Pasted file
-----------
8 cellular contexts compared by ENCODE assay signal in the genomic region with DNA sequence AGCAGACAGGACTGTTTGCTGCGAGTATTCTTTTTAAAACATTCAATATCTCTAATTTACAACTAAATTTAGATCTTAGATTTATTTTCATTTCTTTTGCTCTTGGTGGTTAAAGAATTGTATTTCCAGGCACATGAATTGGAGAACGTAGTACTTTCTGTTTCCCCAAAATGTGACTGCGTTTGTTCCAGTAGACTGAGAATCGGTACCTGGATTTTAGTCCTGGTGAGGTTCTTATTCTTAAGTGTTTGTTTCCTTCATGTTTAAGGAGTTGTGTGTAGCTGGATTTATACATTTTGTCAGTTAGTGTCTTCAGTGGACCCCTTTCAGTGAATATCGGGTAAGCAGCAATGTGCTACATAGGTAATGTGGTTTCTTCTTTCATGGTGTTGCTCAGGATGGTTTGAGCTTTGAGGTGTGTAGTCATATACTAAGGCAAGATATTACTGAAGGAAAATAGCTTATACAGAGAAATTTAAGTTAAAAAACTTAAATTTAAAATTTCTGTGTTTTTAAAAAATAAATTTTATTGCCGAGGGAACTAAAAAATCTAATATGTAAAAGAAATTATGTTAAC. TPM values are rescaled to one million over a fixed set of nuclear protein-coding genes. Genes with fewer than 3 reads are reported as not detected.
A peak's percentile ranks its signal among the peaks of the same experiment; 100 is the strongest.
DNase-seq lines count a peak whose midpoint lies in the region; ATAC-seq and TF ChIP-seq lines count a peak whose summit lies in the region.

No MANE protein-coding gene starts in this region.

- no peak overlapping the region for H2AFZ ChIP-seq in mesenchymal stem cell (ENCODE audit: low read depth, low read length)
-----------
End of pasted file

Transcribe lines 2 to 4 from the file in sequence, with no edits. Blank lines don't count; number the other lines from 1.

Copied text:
A peak's percentile ranks its signal among the peaks of the same experiment; 100 is the strongest.
DNase-seq lines count a peak whose midpoint lies in the region; ATAC-seq and TF ChIP-seq lines count a peak whose summit lies in the region.

No MANE protein-coding gene starts in this region.